Slacker 2011

Slacker 2011

**

Reviewed by: Jennie Kermode

Twenty years ago, Richard Linklater's Slacker broke new ground, bringing experiments with character and narrative into the mainstream and gaining a cult following in the process. Now it has been remade by a series of teams commissioned by the Austin Film Society. Although the new scenes mirror those that went before, the dialogue has been updated and characters and settings subtly altered to represent the concerns of a new age.

It's an interesting idea and, although the quality is variable, overall the production values are high. The acting is adequate and the new dialogue blends in seamlessly. There's also an additional layer of irony that deepens the film's humour - after all, some of those creating this version are the kind of people represented as underachievers in the original.

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Despite this, Slacker 2011 suffers from the same essential flaws as its predecessor. Most of the characters are simply not strong enough to make an impression when we meet them only briefly. At the end, when it's all supposed to be coming together to make retrospective sense, the most we can feel for them is a sort of indulgent affection - those whose identities we can remember at all. In celebrating failure, the film ignores burning questions about the nature of success. Its focus on conspiracy theorists seems designed to ridicule rather than to give any kind of fair hearing, and this incipient spite undermines the feelgood atmosphere it strives for.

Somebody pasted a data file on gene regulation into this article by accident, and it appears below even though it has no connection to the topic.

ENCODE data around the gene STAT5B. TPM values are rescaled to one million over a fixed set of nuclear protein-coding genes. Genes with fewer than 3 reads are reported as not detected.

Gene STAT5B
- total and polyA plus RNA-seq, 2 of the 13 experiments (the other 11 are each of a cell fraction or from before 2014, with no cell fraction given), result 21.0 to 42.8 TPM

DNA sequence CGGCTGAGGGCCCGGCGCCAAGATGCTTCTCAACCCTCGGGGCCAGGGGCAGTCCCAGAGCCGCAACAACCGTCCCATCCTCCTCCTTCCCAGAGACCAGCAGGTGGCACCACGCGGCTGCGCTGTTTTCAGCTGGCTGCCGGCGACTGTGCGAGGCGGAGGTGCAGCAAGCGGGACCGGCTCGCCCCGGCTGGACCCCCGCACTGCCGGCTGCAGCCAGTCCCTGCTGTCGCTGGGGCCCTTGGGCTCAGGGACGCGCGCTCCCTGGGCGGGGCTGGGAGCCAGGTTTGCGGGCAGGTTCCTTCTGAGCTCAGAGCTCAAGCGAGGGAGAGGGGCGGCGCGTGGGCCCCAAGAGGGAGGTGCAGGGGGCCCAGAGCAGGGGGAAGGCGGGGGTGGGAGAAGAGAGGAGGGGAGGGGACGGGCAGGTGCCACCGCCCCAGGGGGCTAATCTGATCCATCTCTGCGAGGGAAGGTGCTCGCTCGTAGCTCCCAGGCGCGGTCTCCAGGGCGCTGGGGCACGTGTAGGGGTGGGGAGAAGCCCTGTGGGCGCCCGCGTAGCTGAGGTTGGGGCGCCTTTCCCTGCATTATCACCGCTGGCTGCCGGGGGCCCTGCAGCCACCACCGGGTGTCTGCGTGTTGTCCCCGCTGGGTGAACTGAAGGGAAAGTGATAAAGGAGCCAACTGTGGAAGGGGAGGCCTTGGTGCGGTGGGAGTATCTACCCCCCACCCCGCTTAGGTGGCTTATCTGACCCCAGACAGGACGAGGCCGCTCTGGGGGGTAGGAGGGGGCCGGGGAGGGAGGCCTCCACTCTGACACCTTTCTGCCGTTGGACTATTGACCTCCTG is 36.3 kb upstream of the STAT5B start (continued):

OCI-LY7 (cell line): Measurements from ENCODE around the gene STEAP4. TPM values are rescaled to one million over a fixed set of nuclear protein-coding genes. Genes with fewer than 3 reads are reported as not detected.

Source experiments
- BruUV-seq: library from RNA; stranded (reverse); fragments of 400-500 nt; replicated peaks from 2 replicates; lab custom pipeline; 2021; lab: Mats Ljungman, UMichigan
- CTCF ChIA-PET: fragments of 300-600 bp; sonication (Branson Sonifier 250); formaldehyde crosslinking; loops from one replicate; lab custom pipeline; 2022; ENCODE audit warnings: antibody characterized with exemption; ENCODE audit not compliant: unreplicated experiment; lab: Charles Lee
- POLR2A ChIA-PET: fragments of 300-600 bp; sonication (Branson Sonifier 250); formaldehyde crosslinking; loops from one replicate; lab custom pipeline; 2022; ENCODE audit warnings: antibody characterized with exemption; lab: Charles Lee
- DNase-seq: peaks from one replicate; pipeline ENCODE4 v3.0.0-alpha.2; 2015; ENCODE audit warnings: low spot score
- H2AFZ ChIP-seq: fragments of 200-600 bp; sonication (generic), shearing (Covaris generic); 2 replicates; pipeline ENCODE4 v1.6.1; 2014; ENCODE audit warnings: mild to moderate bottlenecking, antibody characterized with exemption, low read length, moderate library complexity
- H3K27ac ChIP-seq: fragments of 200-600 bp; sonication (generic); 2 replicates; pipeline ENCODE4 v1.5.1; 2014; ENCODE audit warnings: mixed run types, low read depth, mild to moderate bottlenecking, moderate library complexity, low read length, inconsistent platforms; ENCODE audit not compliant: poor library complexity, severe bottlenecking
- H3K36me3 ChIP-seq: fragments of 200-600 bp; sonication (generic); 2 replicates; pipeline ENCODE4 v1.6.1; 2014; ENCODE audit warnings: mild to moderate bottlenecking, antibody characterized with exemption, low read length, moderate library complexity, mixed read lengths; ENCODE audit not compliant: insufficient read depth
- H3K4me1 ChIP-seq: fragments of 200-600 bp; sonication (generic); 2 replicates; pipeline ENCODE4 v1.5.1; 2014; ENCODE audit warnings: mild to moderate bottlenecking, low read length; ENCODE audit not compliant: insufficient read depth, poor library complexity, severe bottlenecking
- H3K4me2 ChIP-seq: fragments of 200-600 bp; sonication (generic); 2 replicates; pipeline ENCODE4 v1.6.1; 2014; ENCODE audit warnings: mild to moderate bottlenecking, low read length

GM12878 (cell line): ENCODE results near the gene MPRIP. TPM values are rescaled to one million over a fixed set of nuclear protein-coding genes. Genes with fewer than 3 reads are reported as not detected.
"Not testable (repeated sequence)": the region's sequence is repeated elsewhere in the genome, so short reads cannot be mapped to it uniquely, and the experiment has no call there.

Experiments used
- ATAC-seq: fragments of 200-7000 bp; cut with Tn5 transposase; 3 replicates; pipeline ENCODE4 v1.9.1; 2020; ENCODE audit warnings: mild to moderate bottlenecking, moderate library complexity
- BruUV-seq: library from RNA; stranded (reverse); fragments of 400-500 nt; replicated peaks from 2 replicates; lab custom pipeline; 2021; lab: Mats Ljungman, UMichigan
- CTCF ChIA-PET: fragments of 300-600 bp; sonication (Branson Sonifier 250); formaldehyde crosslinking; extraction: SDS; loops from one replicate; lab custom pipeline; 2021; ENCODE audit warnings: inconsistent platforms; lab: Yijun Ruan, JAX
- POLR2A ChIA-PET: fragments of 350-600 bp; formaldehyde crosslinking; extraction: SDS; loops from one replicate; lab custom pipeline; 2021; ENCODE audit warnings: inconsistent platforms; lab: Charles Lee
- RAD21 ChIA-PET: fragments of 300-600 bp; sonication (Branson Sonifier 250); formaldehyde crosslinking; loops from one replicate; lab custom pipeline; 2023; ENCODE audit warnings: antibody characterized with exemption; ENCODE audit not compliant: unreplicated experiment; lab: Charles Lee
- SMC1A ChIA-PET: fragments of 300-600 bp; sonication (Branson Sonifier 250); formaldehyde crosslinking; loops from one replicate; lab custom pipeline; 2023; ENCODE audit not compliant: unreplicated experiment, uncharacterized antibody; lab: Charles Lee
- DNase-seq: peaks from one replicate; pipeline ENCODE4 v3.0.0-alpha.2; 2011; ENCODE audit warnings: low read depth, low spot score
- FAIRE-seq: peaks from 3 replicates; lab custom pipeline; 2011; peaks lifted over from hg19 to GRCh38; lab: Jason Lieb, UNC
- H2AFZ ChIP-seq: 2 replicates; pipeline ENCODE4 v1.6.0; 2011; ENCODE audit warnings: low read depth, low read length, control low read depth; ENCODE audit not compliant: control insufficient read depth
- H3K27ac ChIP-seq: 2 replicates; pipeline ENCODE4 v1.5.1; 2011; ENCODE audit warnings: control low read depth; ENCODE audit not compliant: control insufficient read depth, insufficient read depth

Ultimately, the Slacker story feels painfully artificial, a dishonest parody of honest enquiry and as such unable to compete with the many good documentaries about communities like this. Slacker 2011 is stronger than the original because it shows a greater degree of self awareness. It's a good advert for the skills of many of those involved, but it still can't overcome its problematic source material.

Reviewed on: 03 Feb 2012
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A tribute to Richard Linklater's Slacker made by members of the Austin Filmmakers Society.
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Festivals:

Glasgow 2012

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